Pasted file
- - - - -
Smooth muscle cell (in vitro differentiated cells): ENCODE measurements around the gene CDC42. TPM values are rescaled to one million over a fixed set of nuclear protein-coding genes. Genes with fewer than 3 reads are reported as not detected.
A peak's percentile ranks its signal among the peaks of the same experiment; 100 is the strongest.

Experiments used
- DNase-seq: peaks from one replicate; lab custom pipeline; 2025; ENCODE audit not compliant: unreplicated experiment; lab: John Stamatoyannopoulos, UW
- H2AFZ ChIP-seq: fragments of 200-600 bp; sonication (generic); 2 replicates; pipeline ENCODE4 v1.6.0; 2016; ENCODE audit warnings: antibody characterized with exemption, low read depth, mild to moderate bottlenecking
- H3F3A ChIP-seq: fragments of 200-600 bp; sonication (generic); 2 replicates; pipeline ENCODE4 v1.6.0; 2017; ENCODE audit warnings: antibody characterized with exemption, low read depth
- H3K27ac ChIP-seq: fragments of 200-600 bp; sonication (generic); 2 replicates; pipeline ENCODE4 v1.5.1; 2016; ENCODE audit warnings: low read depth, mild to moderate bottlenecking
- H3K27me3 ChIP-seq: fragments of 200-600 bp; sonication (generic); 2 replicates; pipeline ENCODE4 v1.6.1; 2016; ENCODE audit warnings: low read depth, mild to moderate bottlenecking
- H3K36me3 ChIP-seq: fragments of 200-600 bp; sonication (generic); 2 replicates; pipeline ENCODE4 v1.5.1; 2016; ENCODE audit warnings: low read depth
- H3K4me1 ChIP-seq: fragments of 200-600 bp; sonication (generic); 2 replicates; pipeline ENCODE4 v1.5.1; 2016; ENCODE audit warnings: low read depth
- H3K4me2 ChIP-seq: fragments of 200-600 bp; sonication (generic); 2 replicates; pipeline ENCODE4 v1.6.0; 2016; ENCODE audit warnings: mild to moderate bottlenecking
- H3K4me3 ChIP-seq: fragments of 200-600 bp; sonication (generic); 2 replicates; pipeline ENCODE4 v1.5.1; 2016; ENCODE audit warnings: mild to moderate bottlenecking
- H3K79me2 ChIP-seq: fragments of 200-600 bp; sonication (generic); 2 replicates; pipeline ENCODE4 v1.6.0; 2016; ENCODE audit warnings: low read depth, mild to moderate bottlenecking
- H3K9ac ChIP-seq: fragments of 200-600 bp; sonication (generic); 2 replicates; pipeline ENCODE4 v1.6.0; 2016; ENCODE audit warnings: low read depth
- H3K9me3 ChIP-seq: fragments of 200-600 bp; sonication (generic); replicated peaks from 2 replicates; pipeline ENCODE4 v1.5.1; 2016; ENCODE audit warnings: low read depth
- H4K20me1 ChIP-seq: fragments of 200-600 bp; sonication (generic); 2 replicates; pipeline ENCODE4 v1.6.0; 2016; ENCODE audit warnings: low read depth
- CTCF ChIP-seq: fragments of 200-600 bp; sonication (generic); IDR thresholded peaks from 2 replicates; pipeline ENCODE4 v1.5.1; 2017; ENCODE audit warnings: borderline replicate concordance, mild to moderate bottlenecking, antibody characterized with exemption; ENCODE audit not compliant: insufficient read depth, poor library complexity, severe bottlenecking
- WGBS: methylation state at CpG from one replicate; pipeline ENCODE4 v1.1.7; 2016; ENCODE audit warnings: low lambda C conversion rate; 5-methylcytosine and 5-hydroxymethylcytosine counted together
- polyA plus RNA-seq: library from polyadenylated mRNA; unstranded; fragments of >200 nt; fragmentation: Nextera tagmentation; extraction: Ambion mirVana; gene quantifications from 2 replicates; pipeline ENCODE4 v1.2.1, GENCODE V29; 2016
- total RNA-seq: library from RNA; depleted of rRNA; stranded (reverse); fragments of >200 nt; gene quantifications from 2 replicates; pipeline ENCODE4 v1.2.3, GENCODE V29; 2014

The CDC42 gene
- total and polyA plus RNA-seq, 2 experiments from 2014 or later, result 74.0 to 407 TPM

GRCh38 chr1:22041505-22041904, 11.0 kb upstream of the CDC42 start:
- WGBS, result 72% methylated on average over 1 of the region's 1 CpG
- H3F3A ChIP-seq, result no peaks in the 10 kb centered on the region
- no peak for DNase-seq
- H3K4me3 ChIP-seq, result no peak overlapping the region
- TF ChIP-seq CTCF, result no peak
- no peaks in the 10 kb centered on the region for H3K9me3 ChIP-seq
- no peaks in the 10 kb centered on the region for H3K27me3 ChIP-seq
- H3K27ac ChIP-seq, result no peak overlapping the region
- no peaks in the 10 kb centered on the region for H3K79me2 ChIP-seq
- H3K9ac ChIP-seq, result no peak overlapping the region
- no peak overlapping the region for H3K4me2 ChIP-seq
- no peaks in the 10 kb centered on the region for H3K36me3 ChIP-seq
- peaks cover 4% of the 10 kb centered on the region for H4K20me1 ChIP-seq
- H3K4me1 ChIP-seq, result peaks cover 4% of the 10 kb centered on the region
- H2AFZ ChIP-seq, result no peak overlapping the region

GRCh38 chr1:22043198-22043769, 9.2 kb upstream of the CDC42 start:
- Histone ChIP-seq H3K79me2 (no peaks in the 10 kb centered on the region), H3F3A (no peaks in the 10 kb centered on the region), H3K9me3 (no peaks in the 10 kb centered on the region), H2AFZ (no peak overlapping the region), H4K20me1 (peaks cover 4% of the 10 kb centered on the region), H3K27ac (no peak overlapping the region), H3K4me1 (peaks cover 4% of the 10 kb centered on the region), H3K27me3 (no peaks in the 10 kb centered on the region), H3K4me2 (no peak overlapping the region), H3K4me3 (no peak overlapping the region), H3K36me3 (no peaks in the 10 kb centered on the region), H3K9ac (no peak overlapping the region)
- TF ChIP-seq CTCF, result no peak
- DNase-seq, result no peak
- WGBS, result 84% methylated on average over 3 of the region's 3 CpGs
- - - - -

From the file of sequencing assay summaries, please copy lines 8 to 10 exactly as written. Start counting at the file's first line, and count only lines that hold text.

- H3K27me3 ChIP-seq: fragments of 200-600 bp; sonication (generic); 2 replicates; pipeline ENCODE4 v1.6.1; 2016; ENCODE audit warnings: low read depth, mild to moderate bottlenecking
- H3K36me3 ChIP-seq: fragments of 200-600 bp; sonication (generic); 2 replicates; pipeline ENCODE4 v1.5.1; 2016; ENCODE audit warnings: low read depth
- H3K4me1 ChIP-seq: fragments of 200-600 bp; sonication (generic); 2 replicates; pipeline ENCODE4 v1.5.1; 2016; ENCODE audit warnings: low read depth